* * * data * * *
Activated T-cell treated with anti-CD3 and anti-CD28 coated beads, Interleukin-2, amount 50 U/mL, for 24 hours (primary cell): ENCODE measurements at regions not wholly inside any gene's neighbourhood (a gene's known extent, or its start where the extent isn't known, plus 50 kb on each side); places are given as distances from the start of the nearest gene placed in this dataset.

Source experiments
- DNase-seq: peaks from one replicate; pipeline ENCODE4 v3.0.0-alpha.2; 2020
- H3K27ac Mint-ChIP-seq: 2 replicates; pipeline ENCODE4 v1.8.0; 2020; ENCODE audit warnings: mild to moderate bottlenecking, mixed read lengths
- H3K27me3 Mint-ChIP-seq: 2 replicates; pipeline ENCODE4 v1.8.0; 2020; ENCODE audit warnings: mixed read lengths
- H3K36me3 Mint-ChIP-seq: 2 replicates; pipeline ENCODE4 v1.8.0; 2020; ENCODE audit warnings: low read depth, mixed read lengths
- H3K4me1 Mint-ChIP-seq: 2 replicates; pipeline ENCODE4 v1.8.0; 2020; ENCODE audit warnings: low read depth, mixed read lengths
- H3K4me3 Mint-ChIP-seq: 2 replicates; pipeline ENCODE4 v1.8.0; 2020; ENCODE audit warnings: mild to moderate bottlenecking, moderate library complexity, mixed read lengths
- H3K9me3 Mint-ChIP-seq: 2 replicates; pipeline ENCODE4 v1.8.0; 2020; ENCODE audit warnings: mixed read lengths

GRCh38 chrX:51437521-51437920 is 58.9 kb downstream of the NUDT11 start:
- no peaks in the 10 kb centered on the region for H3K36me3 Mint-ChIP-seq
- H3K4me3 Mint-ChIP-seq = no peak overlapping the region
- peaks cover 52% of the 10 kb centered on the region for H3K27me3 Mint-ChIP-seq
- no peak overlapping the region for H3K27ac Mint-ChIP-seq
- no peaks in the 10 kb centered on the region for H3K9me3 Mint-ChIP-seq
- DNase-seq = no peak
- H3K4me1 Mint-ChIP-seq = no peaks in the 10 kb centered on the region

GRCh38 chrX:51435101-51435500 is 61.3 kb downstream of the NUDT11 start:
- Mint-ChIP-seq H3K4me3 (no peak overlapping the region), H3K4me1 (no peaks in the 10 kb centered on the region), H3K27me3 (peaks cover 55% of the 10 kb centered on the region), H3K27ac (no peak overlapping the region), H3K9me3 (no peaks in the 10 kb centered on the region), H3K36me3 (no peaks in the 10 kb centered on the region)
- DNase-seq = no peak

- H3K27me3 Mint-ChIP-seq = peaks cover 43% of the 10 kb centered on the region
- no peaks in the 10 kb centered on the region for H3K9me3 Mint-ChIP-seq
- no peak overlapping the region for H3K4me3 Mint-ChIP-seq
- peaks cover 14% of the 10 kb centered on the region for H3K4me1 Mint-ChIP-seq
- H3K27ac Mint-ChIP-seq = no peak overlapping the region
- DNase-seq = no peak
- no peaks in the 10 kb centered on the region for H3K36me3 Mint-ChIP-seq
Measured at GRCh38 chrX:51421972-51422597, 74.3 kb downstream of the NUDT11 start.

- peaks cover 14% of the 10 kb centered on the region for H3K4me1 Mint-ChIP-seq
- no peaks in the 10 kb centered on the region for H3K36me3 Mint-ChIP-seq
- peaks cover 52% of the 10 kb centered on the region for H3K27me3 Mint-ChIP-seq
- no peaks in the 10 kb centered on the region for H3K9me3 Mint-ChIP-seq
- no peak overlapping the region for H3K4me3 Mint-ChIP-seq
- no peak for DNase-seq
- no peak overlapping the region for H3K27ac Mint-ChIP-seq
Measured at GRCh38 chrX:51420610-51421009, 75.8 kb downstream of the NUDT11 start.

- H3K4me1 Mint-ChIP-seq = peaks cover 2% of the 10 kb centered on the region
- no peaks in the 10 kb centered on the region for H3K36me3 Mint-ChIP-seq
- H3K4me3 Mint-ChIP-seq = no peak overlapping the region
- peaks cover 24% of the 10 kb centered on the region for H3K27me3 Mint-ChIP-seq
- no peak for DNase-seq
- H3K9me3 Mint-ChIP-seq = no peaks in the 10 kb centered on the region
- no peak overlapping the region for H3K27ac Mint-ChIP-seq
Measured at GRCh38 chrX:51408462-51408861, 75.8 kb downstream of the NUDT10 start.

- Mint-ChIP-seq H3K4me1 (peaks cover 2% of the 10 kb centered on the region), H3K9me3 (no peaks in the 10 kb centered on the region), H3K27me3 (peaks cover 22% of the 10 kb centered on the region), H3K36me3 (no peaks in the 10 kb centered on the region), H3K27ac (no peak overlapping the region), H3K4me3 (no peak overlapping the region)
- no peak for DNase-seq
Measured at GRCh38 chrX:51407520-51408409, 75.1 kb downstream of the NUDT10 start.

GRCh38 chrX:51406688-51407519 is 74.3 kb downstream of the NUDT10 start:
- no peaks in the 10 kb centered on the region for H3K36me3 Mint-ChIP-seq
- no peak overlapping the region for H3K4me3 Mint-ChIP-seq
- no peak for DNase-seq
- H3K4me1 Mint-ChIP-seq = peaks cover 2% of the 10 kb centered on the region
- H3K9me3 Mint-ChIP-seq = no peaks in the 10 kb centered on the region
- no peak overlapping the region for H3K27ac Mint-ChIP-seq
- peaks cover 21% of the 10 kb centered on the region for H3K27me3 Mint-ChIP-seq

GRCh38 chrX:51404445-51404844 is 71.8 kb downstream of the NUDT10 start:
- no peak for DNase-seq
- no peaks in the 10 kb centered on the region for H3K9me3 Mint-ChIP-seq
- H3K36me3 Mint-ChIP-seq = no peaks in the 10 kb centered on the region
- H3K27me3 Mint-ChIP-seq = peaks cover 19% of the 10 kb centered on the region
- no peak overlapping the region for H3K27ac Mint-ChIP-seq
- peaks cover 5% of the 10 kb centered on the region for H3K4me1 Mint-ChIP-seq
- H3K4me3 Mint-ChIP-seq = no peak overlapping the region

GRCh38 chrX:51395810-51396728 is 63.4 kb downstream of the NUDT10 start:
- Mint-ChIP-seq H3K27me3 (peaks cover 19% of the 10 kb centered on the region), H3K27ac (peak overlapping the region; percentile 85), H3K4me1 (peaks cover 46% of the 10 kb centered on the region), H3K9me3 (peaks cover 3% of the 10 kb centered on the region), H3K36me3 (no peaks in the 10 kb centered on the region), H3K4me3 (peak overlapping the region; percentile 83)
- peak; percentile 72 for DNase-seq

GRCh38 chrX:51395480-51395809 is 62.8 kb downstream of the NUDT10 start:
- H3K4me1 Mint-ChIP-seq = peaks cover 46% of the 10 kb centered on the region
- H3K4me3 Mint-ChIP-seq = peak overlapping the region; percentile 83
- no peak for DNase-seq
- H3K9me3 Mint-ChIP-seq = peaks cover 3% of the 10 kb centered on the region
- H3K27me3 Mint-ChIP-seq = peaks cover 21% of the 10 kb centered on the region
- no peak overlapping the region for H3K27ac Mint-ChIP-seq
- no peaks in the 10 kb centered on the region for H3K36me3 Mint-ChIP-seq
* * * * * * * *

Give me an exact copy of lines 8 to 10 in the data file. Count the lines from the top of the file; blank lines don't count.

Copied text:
- H3K4me3 Mint-ChIP-seq: 2 replicates; pipeline ENCODE4 v1.8.0; 2020; ENCODE audit warnings: mild to moderate bottlenecking, moderate library complexity, mixed read lengths
- H3K9me3 Mint-ChIP-seq: 2 replicates; pipeline ENCODE4 v1.8.0; 2020; ENCODE audit warnings: mixed read lengths

GRCh38 chrX:51437521-51437920 is 58.9 kb downstream of the NUDT11 start: